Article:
An intriguing, multifaceted story that needs polish.


In this cross-dimensional novel, Mowery juxtaposes three versions of Elizabeth Ann Anderson, which differ by much more than haircut.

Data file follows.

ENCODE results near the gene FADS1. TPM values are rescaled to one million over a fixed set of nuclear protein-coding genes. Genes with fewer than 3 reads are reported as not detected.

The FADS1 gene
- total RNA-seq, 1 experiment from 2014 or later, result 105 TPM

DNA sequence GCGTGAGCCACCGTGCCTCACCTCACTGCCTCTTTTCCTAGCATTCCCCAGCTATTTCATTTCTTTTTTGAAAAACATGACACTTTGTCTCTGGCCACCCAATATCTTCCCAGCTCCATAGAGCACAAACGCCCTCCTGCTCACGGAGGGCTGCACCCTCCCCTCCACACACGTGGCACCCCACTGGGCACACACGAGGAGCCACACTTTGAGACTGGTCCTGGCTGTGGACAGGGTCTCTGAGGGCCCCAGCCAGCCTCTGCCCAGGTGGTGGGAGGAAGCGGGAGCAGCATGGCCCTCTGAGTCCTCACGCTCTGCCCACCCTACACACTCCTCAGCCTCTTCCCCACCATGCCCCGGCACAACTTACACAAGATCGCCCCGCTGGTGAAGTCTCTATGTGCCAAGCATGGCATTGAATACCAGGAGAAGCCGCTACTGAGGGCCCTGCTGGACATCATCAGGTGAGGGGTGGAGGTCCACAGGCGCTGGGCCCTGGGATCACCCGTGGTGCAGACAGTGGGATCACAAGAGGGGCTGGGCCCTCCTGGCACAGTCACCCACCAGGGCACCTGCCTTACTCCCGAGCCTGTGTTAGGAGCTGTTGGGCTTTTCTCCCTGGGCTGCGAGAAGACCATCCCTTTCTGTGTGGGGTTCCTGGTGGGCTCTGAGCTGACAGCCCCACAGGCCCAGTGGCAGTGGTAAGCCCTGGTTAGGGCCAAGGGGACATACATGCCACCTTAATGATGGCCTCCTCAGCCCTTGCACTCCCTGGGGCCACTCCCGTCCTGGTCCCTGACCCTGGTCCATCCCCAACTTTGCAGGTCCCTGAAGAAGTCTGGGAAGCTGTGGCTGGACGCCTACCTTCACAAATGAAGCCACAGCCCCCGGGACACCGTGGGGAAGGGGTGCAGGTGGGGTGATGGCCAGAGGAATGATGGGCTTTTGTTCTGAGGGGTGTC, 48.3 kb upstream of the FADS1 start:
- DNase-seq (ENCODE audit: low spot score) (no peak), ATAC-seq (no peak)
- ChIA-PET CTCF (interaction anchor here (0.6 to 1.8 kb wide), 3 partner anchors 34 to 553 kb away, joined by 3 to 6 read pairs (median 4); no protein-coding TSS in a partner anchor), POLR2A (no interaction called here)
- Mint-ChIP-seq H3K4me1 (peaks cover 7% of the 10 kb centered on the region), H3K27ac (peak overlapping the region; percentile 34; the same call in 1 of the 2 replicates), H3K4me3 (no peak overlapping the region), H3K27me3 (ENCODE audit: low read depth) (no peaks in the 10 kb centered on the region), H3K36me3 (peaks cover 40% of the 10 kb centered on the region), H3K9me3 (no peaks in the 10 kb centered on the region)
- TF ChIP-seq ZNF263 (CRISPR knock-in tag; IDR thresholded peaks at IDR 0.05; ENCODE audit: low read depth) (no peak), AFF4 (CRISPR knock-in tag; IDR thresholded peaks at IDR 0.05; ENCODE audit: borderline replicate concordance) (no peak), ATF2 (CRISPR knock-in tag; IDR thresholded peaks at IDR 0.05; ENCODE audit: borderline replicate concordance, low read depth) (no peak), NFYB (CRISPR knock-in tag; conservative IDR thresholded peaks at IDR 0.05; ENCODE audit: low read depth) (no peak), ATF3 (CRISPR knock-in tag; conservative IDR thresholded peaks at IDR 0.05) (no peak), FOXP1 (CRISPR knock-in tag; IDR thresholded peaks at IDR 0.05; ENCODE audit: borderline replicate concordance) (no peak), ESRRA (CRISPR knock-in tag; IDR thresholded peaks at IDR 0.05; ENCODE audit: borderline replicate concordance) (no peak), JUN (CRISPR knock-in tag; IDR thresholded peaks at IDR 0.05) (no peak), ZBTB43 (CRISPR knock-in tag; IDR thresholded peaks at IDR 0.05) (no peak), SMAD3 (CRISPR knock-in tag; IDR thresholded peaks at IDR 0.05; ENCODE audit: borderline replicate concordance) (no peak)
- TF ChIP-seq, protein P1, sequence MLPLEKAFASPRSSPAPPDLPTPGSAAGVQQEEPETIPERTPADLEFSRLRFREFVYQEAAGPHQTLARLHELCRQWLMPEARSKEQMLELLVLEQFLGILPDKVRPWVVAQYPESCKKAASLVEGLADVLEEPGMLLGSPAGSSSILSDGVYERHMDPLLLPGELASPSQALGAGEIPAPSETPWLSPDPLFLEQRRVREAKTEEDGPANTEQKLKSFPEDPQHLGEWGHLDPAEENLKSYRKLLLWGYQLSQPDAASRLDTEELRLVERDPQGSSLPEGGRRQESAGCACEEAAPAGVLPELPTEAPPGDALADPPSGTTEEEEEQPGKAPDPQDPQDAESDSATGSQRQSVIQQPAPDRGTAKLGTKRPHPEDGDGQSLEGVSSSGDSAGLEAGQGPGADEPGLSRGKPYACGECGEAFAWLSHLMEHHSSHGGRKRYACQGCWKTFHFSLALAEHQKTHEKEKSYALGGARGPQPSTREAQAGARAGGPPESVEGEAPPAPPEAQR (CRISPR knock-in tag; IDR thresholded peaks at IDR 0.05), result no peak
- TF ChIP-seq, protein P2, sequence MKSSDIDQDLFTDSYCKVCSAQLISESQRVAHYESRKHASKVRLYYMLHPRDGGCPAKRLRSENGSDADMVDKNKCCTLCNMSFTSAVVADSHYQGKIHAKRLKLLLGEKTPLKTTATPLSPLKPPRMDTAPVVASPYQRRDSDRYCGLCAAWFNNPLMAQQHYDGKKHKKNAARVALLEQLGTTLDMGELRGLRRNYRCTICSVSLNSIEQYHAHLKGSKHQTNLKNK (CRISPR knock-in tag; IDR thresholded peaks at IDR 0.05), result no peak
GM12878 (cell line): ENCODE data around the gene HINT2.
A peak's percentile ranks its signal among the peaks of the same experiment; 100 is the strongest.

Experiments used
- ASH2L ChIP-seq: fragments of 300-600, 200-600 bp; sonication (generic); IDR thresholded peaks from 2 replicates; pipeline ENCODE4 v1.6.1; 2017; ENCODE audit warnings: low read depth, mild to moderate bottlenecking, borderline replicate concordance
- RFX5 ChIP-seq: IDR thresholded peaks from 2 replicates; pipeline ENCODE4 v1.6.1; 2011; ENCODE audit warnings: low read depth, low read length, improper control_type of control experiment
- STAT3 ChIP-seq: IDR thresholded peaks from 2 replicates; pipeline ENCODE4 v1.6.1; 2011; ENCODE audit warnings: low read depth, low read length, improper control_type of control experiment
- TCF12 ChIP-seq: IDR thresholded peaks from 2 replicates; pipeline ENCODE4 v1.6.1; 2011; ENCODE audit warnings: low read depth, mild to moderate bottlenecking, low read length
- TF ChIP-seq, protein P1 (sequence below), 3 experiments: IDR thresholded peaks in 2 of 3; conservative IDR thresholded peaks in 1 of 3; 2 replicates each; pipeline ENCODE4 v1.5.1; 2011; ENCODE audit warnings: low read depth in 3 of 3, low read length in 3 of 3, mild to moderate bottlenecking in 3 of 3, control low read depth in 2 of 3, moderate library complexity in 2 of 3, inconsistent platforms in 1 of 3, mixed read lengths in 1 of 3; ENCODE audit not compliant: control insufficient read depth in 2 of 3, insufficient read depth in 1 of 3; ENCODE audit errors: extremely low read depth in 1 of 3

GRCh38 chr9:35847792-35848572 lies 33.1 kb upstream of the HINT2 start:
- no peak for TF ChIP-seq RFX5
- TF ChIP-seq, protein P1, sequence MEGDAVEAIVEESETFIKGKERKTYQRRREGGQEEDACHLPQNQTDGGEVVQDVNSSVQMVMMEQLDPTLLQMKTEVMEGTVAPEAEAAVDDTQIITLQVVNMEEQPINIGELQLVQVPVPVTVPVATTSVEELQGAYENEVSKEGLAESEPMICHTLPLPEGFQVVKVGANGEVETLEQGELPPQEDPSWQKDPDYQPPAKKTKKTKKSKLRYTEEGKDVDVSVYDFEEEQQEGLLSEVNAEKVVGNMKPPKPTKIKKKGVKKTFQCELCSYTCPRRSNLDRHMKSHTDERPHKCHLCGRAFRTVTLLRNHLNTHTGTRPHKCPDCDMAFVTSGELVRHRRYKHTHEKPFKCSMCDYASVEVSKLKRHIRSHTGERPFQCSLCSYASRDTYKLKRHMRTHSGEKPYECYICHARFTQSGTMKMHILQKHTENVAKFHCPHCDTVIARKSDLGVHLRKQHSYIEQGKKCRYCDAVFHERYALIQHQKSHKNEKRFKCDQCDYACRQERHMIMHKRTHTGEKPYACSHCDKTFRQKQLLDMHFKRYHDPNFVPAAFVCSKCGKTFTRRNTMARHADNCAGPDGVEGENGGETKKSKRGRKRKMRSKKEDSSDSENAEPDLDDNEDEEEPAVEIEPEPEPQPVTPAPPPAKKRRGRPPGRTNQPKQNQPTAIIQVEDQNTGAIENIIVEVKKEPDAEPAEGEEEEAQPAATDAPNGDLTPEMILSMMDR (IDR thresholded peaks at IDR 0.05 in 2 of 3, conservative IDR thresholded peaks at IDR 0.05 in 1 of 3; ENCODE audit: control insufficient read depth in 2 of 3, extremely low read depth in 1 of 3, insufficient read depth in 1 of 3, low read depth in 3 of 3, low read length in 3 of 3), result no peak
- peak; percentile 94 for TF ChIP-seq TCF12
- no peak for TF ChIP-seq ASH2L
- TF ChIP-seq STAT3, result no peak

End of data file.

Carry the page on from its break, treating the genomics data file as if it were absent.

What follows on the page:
The month of June packs years’ worth of tension and shock for Liz, Beth and Eliza, each of whom resides in a beach house connected to her childhood. Shortly before each woman loses her past or present significant other, lengthy, unnatural soliloquies or forced flashbacks rattle off their details. Unfortunately, such infodumps, along with sentences lacking much-needed punctuation, detract from a potentially interesting story. Mowery gets the three stories time-coordinated via seemingly unrelated catalyzing events—Liz’s cherished husband, Peter, dies in a plane crash; Beth loses the love of her life, Maxine, to cancer; Eliza murders her philandering ex-husband and his lover (who was also Eliza’s friend), Peg. Eliza congratulates herself not only for failing to digest her daily dose of bipolar-disorder medication—a flub she credits with fueling her murderous act—but also for finding a scapegoat in the form of Peg’s cuckolded husband. She exonerates herself from guilt by promising to do good deeds—a mindset that’s difficult to empathize with. Moving along, Mowery weaves in the equally dramatic (though easier to accept) threads of Liz’s crash course in the secret identities of her deceased husband, as well as Beth’s benevolent intervention on behalf of her niece, a lesbian who recently outed herself. This novel’s intrigue lies in its core scenario: a single individual, traumatized early in life, branches into three women leading parallel lives in overlapping physical space but in distinct dimensions. As they’re meted out, mirrored details and events build suspense that pays off, but not to an impressive degree. In the unpolished narrative style, climactic moments suffer from inconsistent characterization of the Elizabeths and explanations developed in Elizabeth’s unprompted talks to herself. Whittled down to its bare-bones plot, the novel has potential, but for that potential to be realized, expository information needs to be seamlessly incorporated into the narrative, actions and words need to be consistent, and the narrative on the whole needs to be edited for clarity.